SMSFs are not a suitable vehicle to facilitate the First Home Super Savers Scheme due to the nature of the structures and the flow-on effects that may result from the strategy, a specialist superannuation lawyer has said.
“Odds are the self-managed super fund in question will, in an economic sense, be that of the parents. Who’s going to be joining it? Presumably adult kids and statistically [there is a good chance] those kids might get divorced,” DBA Lawyers special counsel Bryce Figot told attendees at his firm’s recent strategy seminar in Sydney.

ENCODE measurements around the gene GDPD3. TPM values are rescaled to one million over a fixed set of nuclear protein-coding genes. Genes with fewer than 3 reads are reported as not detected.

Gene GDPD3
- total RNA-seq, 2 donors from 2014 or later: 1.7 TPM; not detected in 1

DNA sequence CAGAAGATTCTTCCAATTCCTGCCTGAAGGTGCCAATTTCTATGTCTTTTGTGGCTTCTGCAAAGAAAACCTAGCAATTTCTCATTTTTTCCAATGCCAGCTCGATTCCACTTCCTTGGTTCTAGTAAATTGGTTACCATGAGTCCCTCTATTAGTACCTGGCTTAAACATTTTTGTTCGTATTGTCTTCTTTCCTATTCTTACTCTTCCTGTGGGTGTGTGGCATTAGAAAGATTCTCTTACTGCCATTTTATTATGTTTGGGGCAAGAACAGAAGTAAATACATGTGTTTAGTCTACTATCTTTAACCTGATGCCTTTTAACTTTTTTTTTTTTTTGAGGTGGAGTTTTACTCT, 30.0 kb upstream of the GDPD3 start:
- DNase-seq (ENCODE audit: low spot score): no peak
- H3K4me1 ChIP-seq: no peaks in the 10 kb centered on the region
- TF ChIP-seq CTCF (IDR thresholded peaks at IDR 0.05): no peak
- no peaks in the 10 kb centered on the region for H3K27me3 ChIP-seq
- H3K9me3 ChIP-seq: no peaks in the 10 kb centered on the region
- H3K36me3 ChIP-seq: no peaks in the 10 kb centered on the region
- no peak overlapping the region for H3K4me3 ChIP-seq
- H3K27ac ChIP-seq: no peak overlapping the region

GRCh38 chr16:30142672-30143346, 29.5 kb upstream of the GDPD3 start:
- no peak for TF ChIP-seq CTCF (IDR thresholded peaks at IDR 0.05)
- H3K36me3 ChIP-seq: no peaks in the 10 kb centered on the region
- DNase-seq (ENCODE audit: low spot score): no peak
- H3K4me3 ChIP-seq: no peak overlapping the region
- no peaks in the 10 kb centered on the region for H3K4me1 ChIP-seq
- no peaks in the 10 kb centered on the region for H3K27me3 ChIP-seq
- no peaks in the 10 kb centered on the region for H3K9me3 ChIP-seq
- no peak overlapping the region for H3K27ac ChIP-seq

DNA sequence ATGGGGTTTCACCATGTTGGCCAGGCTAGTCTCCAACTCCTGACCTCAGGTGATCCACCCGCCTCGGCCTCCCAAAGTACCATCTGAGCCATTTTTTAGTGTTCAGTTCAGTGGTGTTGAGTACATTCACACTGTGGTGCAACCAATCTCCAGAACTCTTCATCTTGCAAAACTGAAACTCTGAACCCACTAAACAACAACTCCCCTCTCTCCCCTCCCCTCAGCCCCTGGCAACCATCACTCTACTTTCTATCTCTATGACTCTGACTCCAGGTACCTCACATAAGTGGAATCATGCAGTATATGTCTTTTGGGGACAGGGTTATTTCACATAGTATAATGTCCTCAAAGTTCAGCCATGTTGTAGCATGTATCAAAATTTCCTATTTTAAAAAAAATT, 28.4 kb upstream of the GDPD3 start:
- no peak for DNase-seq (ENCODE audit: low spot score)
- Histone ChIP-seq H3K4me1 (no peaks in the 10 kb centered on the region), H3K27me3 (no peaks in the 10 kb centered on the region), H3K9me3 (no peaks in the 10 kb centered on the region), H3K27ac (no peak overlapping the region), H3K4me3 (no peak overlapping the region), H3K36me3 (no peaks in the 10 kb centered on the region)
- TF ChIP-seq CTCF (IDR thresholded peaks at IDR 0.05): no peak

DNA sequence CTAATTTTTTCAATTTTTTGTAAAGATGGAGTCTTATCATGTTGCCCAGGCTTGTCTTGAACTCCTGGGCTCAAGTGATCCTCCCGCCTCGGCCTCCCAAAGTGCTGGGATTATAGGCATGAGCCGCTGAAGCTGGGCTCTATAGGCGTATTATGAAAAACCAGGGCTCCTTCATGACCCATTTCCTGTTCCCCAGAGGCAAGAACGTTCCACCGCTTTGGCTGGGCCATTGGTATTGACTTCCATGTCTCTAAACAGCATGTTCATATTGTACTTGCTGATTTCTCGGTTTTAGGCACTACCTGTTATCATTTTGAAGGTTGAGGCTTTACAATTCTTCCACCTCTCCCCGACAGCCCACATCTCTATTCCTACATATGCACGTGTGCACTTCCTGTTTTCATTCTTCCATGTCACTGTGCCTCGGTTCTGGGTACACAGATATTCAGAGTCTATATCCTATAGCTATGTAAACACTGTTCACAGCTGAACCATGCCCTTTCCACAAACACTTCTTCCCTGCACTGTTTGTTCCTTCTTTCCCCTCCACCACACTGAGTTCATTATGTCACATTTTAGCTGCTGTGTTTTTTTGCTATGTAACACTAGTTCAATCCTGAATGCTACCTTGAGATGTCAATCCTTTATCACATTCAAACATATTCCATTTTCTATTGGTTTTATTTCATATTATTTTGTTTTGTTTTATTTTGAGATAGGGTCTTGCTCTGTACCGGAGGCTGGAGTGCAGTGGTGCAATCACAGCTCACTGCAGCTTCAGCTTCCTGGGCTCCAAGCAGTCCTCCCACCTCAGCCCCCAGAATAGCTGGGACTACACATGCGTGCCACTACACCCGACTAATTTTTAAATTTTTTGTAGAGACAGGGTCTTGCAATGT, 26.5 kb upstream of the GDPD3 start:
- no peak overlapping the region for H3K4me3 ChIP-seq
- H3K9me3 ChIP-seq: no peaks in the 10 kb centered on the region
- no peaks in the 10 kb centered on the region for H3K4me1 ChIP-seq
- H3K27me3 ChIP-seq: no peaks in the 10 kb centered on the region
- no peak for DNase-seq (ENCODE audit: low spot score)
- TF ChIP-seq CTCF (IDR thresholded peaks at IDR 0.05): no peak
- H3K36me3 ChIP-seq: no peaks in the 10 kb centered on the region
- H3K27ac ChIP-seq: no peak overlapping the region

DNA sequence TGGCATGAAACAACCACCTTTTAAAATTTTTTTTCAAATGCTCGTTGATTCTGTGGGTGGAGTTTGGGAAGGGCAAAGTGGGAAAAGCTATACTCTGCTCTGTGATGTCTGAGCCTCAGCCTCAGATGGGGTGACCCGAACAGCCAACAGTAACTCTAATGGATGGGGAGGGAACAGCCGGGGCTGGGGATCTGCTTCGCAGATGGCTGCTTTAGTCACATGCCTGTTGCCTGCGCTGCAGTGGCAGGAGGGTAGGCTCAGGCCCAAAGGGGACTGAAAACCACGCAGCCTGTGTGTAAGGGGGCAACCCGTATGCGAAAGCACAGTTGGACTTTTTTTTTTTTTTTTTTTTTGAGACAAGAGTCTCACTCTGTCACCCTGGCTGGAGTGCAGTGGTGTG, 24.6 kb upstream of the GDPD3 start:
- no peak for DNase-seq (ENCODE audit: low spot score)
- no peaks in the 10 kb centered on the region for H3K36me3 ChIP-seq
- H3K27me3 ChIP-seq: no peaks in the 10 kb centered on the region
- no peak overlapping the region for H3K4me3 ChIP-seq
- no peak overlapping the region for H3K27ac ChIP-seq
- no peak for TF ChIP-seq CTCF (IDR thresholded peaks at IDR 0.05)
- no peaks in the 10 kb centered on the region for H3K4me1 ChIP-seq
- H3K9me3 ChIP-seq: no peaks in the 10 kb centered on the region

“That’s a real risk and you could not rule that out.”
Figot said if an SMSF was originally set up by parents and then allowed adult children to become members and these children subsequently got divorced, it would expose the super fund to the divorce proceedings.
“Their ex-spouses would then have the ability to riffle through the SMSF and no one wants that,” he said.
“So it appears SMSFs can be used in that scheme, [but] should SMSFs be used in that scheme? No way.”
He said he did not think the First Home Super Savers Scheme would prove a successful initiative overall.
“A couple of years’ ago the government introduced something very similar [First Home Savers Accounts] and what happened to that? It died due to lack of popularity,” he said.
“So I think it’s going to die.”